I don’t think so. The top slot among SMEs is always vacant. Many SMEs fail too after being set up. But we have to change the mindset and start seeing failure as an opportunity, the way our western world counterparts do.

In fact, one of the statistics suggests that in the first 1000 days of setting up a new business, 40 per cent of start-ups in any country globally shut down. So those who can compete will survive. Gone are the days of best practice, nowadays it is about next practice.

Unless SMEs constantly re-invent themselves, it will be hard for them to survive and there won’t be a problem of plenty.

Are there are enough resources available for SMEs to flourish in India? What is lacking?

Why does one produce? You produce for the market. Resources are never constant for SMEs in India. As far as demand is concerned, India has insatiable demand and people will continue to demand more and more.

The market is bursting with opportunities for SMEs.

What challenges still plague entrepreneurial SMEs in? How can they overcome them?

Most of the SMEs are being run by old hats. Their way of operating is not changing. Our students at EDI complain that their fathers don’t allow innovation in their family businesses.

SMEs are yet to value innovation and yet to learn to invest heavily in technology. You will not be able to capture the global market without quality and innovation.

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Planning to Start-Up?

Do you have a brilliant idea in mind? Do you think it will take you places?

Hold on! Make sure to have these things in mind before you start-up.

1. Own your name. Get in with the law:

Make sure that the name of your company is available for trademark. Check if an internet domain name is available. If you fail to do so, this may put your business to risk. What’s the use of owning a company if someone else owns the trademark?

Understand what regulations, licenses and taxes you will need to follow, obtain and pay for your new business. After doing some initial research on your own, consult with a lawyer and accountant to confirm your understanding and to help structure your business to be in compliance with the law.

2. Mission & vision:

Firstly, find out the difference between the two. Second, be clear. Jot it down. Make clarity on paper what exactly is your purpose of starting up with your idea. Where will it lead to. If you are confused, your business will be in a huge mess in a matter of months. Keep it simple & make it clear in your head what is it all about, what will it do & what it will represent. Once done, move ahead with your plan.

3. Find your niche:

Finding your niche is a very important factor for achieving success. Find out what are you really good at and can take it ahead in the best possible way. Do a lot of research, ask people and brainstorm with fellow mates regarding it. See what others are doing and how. Take an inspiration but never follow others in the same market.

4. Nothing is impossible:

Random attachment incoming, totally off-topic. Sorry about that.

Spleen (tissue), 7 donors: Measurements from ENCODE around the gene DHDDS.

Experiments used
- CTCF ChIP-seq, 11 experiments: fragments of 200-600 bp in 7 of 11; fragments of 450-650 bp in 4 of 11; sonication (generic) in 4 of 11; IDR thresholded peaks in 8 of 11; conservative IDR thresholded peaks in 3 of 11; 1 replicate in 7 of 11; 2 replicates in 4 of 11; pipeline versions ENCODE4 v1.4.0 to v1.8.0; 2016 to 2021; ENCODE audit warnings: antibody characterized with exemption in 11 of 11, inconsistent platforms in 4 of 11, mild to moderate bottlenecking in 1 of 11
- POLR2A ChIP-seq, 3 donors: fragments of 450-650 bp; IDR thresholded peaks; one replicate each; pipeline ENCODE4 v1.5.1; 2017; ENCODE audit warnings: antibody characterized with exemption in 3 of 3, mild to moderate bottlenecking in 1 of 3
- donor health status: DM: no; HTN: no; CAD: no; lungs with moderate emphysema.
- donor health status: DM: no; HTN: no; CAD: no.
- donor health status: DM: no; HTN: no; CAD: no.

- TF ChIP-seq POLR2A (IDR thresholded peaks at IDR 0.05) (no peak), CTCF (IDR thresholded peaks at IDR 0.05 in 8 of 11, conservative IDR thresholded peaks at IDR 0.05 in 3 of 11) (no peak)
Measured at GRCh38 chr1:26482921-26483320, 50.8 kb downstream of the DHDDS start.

We all know that impossible = I M Possible!

When you are stuck in a situation, giving up might seem to be the easiest way out. Giving up is no solution. There is always a way out of difficult situations. If you hold on you are sure to cross the bridge between trial & success.

5. Find the right team:

Get the right people on the bus. How to find out if a person will fit just right? Can you transform an odd-for-the-job person into a right one? Talent management will be one of the hardest things you’ll come across. What is important is to have the right person, at the right time doing the right job. If you ask a fish to climb a tree, the fish will believe all its life that it is stupid. Your team should be open to criticism and learning new things. Rigidness won’t work. You also have the option of training the person in the way you want them to perform.

6. Never stop learning:

We are not perfect and there is always a scope of learning more and in a better way. Welcome new things in your career. Never say no to an opinion or suggestion. Keep the suggestions pouring in, write them down and keep the ones you think will help you in the long run.

7. Working with and understanding your co-founders:

Your partner is your support. Know them as a person, keep it clear who will do what and document it. It is very important to have clear and complementary skills. Be in constant communication & keep each other well informed.

8. Ditch your safety net:

A backup plan is crucial. If you think you have a plan A & pretty sure it might work, you might be entering the risk zone. Plan B is very essential to keep that boat sailing at all times.

9. Raising a lot of money doesn’t mean you’ll get a high salary:

This is wrong notion with which people start a business. If you want to take back home a heavy 6 figure salary, your business should be earning more and more each year. High salary would increase the overall burn which means you’ll have to earn more money faster which could cause more dilution. If you are going to raise capital, don’t be dumb by paying yourself a lot of money. That will just cause you to have to raise more money, which means you will own less of your own company.

10. 90% of start-up networking events are a waste of time:

Most of the things you learn in a start-up event are something you can learn online too. One is paid and the latter is free. There are a very few networking events that you must not miss. Check the list of people coming, if they are smarter than you, then make it a point to attend the event. Your main purpose should be learning new things and not teaching others on how to run a company. Make sure the place is filled with potential clients.

11. Successful people don’t always know what’s best: